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Microwave roof venting


Wouldn't be a condensation issue. Pictures would definitely get you a long way if possible.
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Old 01-05-2011, 12:45 PM   #4
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Microwave roof venting


First off, let me say, I am not impressed with the vent. It looks like crap. That will be addressed when the weather is better. At first he had a chimney type cap but we told him it had to be a flapper vent. The pipe is standard duct and it was sealed with clear silicone. I have been in the attic and the above roof duct was inserted inside the ducting in the attic. The roof is south facing is that matters.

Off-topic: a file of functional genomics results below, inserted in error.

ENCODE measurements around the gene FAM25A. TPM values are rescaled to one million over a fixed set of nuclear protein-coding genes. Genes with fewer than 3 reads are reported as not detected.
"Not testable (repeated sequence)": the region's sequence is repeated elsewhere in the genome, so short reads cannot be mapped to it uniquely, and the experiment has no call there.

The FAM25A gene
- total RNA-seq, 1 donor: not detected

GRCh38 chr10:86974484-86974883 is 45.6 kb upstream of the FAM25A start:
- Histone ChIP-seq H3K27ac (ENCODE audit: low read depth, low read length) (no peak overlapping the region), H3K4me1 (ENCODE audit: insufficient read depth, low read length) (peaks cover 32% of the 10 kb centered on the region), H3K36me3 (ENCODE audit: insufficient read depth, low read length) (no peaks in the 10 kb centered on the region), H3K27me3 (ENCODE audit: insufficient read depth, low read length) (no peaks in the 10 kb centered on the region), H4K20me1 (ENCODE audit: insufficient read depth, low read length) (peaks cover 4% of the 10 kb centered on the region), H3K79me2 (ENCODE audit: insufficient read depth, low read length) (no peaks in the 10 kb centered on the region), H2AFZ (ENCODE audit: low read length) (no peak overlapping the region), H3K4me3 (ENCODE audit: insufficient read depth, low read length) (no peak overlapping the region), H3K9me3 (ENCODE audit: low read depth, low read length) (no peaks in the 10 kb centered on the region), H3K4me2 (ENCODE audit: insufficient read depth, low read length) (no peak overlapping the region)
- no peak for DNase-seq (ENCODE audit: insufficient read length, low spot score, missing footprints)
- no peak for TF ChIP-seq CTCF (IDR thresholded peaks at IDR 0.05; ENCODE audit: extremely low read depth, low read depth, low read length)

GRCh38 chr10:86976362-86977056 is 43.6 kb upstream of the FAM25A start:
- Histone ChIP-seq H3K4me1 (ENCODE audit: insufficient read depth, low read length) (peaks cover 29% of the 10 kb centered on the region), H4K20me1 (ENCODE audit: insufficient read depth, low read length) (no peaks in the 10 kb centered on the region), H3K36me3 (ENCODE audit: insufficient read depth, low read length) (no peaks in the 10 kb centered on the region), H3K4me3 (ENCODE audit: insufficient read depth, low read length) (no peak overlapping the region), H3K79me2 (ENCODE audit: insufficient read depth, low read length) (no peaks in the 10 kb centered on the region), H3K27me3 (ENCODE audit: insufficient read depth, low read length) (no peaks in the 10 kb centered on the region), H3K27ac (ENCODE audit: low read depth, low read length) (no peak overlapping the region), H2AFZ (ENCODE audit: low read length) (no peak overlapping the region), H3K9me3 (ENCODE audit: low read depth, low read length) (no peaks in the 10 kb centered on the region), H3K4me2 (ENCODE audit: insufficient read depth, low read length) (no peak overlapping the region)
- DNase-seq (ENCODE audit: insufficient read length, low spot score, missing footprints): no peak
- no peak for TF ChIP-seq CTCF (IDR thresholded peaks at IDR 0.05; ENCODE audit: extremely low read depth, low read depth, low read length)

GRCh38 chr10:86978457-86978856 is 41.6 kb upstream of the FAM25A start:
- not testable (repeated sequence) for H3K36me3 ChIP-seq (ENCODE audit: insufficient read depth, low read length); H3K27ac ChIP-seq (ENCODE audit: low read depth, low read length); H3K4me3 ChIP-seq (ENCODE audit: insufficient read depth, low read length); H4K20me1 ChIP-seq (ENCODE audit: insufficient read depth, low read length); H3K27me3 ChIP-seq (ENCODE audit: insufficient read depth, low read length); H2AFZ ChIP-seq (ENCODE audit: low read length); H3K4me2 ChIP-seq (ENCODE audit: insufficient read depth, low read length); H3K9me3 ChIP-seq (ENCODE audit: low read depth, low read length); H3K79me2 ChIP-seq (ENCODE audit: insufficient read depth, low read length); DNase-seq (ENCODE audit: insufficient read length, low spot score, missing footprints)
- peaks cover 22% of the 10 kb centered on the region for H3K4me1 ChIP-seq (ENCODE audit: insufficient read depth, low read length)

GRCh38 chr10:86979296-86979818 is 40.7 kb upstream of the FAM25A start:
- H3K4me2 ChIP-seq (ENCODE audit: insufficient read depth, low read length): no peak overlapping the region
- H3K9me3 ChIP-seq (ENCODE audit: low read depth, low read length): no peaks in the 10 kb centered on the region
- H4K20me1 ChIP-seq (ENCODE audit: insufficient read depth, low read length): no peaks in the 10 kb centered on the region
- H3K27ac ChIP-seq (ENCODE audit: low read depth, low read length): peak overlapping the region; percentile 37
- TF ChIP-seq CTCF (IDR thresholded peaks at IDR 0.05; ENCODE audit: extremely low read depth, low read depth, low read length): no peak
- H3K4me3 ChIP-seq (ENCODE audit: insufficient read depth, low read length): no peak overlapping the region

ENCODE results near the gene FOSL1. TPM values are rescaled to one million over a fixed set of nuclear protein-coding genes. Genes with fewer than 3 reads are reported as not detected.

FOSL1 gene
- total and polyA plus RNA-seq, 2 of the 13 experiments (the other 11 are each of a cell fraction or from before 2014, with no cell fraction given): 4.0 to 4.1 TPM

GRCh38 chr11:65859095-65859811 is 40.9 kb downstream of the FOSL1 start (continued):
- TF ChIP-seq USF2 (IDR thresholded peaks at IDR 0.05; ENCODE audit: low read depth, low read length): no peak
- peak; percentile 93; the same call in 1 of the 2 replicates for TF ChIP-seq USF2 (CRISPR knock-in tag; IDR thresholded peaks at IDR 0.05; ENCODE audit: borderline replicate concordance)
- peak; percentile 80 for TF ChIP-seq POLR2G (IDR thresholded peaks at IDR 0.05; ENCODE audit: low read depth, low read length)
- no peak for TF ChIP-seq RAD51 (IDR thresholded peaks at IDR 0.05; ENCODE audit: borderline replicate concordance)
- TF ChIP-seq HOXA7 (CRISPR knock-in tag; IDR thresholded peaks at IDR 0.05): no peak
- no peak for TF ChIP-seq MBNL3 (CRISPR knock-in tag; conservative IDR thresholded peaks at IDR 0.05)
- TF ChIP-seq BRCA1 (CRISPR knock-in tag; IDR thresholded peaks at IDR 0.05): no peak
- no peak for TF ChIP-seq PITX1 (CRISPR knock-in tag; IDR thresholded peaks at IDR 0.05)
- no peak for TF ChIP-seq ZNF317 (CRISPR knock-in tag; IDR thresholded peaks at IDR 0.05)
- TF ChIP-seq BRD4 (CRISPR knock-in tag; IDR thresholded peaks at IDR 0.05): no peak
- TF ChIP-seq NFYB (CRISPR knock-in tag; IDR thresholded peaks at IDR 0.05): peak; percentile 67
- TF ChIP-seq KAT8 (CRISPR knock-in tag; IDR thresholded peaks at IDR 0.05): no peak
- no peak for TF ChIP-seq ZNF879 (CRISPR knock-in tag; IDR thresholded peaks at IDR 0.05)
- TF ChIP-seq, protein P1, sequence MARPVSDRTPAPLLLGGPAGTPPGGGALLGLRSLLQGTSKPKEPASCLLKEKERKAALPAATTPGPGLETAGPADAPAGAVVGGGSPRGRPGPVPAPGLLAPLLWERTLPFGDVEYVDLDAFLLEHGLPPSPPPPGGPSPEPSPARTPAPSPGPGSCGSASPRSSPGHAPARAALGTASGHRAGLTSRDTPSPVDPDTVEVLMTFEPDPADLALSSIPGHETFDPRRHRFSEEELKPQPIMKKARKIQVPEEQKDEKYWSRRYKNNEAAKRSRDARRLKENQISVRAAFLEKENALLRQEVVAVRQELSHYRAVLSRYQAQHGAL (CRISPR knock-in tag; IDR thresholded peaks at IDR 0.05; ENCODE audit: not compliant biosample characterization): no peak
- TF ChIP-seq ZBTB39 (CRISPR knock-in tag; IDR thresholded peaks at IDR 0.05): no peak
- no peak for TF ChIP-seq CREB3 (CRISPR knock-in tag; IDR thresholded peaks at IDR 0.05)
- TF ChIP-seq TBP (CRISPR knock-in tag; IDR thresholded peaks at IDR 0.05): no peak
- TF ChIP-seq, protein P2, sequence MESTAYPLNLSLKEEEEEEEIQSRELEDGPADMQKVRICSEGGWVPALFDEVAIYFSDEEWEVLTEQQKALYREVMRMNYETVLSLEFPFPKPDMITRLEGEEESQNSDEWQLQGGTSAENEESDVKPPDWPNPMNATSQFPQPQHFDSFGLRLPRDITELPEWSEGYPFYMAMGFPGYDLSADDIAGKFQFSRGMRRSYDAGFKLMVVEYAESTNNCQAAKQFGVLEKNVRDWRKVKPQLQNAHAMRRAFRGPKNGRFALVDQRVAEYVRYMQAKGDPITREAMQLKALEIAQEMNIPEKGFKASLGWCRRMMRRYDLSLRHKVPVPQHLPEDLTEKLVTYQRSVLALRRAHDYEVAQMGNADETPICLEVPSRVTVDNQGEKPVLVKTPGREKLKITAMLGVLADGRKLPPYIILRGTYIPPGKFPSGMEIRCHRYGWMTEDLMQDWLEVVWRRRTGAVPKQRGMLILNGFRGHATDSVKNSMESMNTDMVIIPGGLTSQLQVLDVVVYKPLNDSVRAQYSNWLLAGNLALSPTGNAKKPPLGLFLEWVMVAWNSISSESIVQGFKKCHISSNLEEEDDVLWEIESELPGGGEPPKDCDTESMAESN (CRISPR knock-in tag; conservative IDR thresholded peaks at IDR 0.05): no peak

The photos might not be very helpful since I couldn't get any closer. It's hard to tell from the photo, but there is about 3" of snow on that part of the roof. Any help will be appreciated since the roofer doesn't seem to know what he is doing. He was adamant about not having the vent flush mounted because of snow buildup. As I said earlier, we never had a problem with the flush mount before and we have lived here for 25 years. I wonder if the other roof vents are improperly sealed and don't know it.
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Old 01-05-2011, 08:44 PM   #5
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Microwave roof venting


With the flapper do you mean it is a damper vent style with a baffle that opens when the exhaust is initiated and closes when the fan is off?
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Old 01-05-2011, 11:24 PM   #6
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Microwave roof venting


Why does a microwave need to be vented externally?
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Old 01-06-2011, 10:18 AM   #7